What happens in the brain when you take difficult decisions?
New York: As the difficulty of making a decision increases, activity in a part of the brain that is crucial to making coherent thoughts also increases, a study says.
Researchers found a strong positive correlation between perceptual difficulty and activity in insular cortex which is generally divided into anterior insula, middle insula, and a posterior insula.
Perceptual decision-making is the process in which sensory information is gathered and used to influence our behaviour. For instance, if a person is driving and suddenly sees an object in front of the vehicle, he or she must decide what action to take, such as whether to slow down or bypass the object.
"This study found the activity of the anterior insulae can predict how well the sensory information is perceived or what the difficulty level of the perceptual task is," said Mukesh Dhamala, associate professor at Georgia State University in the US.
"This research is important because the anterior insulae, along with two nearby brain structures, make up the salience network, and when this network is impaired, it affects the ability to switch between tasks and make coherent thoughts,” Dhamala noted.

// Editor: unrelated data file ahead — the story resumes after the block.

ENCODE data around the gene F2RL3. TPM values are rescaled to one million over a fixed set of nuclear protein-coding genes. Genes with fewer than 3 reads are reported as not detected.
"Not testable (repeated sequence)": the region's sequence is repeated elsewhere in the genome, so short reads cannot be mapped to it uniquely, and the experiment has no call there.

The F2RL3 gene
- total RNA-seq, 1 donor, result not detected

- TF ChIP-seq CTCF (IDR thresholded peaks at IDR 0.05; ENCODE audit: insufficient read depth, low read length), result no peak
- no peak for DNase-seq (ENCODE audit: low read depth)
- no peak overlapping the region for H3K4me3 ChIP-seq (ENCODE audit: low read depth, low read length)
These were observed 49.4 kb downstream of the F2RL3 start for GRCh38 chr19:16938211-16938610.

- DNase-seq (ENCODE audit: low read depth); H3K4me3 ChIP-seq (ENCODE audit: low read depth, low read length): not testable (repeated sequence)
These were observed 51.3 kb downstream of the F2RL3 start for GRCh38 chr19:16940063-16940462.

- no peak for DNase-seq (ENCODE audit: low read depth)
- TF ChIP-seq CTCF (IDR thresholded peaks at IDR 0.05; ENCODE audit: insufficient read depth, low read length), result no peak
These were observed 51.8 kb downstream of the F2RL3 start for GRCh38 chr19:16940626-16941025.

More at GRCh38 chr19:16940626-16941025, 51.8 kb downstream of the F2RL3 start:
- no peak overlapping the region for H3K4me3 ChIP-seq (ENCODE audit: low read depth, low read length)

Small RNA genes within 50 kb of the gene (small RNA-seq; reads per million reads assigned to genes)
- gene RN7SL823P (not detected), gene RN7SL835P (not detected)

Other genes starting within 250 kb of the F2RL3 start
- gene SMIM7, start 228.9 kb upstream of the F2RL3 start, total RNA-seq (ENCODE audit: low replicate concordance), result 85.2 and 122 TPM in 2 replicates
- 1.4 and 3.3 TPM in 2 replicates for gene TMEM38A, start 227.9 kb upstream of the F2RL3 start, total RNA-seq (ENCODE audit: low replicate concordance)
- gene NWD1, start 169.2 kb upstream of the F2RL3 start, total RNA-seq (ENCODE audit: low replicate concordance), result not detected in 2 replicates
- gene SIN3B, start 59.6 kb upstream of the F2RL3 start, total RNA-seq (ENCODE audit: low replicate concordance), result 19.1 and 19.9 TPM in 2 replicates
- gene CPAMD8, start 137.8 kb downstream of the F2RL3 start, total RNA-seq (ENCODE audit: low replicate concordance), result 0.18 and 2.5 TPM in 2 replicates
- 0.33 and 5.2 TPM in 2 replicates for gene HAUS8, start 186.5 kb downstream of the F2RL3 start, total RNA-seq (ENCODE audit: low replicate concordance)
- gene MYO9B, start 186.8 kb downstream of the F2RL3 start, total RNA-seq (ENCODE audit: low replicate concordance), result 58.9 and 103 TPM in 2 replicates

“Impairment in this network could possibly be linked to psychiatric illnesses, such as schizophrenia, dementia and autism, so it's essential to learn more about how this brain area should be functioning," he explained.
The findings were reported in the journal Neuroscience.
The study involved 33 people with normal or corrected-to-normal vision and normal neurological history.
They completed four tasks, in which the researchers manipulated the visual and audiovisual stimuli to create varying degrees of task difficulty.
In all four experimental tasks, researchers found that anterior insulae activity consistently increased with task difficulty.